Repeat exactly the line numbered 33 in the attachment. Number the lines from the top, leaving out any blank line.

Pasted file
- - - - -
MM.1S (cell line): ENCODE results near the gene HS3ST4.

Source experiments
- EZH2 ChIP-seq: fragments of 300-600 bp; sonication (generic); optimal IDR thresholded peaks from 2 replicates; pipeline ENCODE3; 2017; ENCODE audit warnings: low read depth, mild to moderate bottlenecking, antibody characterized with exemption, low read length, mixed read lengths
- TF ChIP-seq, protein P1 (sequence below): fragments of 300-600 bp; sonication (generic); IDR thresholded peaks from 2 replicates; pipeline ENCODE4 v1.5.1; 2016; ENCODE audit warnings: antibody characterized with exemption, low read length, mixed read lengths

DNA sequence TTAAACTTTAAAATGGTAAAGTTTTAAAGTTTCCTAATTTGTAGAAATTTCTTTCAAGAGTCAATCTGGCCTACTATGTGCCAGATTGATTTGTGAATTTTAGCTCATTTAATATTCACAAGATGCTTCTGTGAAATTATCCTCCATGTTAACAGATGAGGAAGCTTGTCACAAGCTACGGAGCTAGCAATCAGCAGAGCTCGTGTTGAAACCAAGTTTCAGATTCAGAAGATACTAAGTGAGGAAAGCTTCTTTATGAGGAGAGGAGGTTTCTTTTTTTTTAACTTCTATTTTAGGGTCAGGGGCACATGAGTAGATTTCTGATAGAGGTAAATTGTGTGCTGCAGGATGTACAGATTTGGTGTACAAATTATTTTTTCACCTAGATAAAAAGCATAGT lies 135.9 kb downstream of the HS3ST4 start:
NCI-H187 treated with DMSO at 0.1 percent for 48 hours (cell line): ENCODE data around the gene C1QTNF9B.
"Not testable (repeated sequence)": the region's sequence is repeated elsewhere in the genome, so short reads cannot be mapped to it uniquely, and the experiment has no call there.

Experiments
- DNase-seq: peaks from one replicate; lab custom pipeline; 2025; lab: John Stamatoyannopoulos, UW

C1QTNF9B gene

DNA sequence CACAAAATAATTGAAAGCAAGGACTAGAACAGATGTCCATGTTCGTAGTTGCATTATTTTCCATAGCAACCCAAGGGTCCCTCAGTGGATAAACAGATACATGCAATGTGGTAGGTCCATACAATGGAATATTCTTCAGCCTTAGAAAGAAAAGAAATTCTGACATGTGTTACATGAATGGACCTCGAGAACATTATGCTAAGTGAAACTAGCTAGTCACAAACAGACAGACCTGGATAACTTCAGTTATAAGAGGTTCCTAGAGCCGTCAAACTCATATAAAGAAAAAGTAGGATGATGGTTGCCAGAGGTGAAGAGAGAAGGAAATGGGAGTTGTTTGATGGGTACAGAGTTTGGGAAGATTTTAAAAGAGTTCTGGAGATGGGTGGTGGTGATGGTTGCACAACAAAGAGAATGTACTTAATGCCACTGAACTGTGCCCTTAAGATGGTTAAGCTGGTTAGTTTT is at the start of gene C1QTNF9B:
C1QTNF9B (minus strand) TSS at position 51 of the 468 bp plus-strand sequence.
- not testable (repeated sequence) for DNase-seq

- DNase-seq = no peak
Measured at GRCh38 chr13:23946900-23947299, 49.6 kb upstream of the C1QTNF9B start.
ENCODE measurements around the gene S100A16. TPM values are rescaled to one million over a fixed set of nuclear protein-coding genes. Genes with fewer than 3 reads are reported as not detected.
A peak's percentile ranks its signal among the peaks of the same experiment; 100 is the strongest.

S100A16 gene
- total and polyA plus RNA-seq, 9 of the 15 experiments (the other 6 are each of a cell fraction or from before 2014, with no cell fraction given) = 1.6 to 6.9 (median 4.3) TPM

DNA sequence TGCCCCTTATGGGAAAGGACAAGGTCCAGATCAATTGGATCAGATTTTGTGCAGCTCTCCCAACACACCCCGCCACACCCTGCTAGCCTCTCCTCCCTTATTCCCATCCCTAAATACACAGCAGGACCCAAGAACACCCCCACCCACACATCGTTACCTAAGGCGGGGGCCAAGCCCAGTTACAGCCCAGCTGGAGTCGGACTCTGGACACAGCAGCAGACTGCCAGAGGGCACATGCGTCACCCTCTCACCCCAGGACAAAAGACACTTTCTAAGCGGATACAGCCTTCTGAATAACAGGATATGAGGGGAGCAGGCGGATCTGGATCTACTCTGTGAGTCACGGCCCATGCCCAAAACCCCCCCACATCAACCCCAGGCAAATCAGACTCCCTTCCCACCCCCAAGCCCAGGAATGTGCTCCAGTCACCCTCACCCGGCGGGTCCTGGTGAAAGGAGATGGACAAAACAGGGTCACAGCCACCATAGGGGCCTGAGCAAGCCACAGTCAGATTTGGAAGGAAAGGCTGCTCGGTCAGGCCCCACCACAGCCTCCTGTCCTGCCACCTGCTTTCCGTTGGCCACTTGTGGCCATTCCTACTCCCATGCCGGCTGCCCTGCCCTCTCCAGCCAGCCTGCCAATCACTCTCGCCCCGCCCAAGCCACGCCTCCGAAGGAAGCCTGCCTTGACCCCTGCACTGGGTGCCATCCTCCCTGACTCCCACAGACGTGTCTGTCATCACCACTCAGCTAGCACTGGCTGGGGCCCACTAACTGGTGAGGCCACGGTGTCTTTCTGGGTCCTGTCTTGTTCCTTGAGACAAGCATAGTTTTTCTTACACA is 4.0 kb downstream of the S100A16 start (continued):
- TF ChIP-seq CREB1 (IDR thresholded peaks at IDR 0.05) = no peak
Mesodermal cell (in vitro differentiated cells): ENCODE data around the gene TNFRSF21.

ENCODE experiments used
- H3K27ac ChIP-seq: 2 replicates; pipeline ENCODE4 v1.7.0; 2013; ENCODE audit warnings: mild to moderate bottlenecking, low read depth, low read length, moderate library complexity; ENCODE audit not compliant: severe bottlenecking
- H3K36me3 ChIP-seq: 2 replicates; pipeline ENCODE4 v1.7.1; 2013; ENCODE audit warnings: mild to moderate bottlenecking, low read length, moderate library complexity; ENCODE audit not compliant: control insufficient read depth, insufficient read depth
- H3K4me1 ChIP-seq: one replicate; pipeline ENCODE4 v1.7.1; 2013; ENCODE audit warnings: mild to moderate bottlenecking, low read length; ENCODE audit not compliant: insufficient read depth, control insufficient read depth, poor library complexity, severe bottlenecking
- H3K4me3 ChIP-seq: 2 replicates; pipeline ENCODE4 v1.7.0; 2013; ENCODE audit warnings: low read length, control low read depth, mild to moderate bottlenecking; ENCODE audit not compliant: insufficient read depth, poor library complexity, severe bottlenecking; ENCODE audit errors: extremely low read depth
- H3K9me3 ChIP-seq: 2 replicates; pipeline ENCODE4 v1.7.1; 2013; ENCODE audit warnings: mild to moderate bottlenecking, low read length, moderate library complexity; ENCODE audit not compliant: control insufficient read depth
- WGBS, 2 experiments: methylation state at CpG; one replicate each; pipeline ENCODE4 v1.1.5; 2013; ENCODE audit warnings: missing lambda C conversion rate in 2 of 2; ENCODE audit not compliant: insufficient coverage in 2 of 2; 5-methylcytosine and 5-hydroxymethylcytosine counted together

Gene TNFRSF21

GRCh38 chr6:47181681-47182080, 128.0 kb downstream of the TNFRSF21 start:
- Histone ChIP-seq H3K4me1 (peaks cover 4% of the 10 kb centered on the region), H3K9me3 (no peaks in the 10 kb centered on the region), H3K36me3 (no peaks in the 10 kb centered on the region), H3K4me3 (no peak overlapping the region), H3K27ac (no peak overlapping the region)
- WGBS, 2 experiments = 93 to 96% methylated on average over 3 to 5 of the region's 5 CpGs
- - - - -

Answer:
- WGBS, 2 experiments = 93 to 96% methylated on average over 3 to 5 of the region's 5 CpGs